With AM modulation the plate voltage doubles with 100% modulation so peak
envelope power is increased by a factor of 4.
With the plate modulated AM transmitter having an efficiency around 70% or
so, with 1 kw carrier input that would produce around 700 watts carrier out.
With full modulation the voltage of the signal would double so the peak
envelope power would increase by 4 times. That would put the peak envelope
power at 2800 watts out.
The old 1 kw rated tuner should easily handle 1500 watts PEP.
The 275 watt tuner, used with a 275 watt input rig should put out 192 watts
of carrier (275x.7) and the Peak envelope power out would be 4 times that or
> -----Original Message-----
> From: email@example.com [mailto:towertalk-
> firstname.lastname@example.org] On Behalf Of jim Jarvis
> Sent: Tuesday, March 25, 2008 11:16 AM
> To: email@example.com
> Subject: Re: [TowerTalk] Johnson Matchbox
> TT, Some added thoughts on this:
> The Johnson matchboxes were rated at a time when the FCC power rules
> were based on
> INPUT power, not output. So, the 275W version matched the specs for
> the Valiant, and
> the KW version matched the specs for the Johnson KW. Our present
> rules limit OUTPUT.
> It was common to run open wire line at high vswr, and sometimes coax
> at 5:1 vswr in those
> days, and the matchboxes were significantly overbuilt to handle the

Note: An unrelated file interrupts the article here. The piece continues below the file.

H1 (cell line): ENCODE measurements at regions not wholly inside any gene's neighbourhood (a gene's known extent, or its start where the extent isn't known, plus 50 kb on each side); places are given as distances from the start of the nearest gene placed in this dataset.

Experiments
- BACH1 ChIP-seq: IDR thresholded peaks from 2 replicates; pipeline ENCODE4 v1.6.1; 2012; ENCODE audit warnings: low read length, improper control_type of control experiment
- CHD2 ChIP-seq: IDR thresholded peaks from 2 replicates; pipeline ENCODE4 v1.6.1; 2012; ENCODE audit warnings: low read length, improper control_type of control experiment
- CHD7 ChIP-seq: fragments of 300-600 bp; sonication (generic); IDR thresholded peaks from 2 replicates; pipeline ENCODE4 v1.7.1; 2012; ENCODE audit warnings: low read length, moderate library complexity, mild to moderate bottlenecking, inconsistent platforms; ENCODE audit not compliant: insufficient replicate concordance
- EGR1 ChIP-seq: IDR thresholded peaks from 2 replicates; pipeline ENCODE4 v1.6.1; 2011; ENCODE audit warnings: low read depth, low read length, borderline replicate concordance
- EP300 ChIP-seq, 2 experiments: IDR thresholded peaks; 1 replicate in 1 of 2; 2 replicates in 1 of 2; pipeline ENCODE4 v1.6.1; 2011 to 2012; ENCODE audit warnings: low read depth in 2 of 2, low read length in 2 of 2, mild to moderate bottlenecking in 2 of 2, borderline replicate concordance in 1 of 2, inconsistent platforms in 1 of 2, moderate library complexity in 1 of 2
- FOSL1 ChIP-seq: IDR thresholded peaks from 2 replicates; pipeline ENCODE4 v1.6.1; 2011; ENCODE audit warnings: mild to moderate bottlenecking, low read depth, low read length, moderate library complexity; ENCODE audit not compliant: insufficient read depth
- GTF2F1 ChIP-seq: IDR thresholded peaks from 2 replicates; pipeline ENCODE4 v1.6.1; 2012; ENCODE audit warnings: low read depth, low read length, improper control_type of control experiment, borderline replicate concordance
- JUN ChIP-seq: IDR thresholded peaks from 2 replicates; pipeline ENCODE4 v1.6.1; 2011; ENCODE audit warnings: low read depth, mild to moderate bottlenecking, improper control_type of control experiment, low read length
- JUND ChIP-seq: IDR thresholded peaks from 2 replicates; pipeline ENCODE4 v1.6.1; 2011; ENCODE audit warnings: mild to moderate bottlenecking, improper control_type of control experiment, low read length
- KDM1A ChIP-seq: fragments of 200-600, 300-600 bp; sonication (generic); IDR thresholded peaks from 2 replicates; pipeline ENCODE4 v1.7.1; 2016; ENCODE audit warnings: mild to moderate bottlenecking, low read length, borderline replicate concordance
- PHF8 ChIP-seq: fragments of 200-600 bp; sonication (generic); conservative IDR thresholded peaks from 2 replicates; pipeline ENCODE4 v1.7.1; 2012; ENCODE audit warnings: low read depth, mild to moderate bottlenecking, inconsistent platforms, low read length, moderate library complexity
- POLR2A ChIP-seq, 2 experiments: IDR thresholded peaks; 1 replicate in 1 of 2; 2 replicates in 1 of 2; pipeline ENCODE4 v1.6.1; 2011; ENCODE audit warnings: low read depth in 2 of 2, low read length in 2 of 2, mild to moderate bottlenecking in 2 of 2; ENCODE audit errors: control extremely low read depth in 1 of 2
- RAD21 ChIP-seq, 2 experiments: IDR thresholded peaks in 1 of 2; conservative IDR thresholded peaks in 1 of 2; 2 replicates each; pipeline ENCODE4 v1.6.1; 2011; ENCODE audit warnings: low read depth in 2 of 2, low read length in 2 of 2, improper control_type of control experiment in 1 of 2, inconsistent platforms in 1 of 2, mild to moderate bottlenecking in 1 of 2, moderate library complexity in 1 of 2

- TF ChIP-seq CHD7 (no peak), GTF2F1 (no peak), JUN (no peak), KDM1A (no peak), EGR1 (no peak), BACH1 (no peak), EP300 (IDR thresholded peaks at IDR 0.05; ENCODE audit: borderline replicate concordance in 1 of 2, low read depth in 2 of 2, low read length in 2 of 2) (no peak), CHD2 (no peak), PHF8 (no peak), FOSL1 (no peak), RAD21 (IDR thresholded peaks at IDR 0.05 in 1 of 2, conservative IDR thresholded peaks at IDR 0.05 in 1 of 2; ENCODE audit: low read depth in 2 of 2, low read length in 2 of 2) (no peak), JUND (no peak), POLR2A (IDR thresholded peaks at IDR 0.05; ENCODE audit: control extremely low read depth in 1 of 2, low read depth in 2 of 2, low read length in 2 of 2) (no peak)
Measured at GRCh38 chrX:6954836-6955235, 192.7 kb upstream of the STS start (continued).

> high voltages involved.
> This gives us headroom.
> These days, we tend to operate more in 50 ohm systems, and the peak
> voltages are much
> lower. Still, the capacitor spacing should withstand several
> thousand volts easily. And the
> coil conductor size and spacing were appropriate to much higher peak
> voltages, and higher
> average power than present day SSB or CW would present.
> I remember a discussion about the peak power present in a DSB AM
> signal, vs SSB suppressed
> carrier, long time ago. It said something like there was 4x the
> peak in the AM as compared with
> SSB. Intuitively, this doesn't seem right. For equal power
> output, the PEAK voltages should be
> the same... but the average power in the signal envelope would be 4x
> higher in the AM signal.
> (or something like that.) Anybody care to enlighten me?
> OH... and the practical solution of ... 'crank it up til you smell a
> problem' still sounds about right.
> I wouldn't expect the 275W matchbox to handle 1500w, however.
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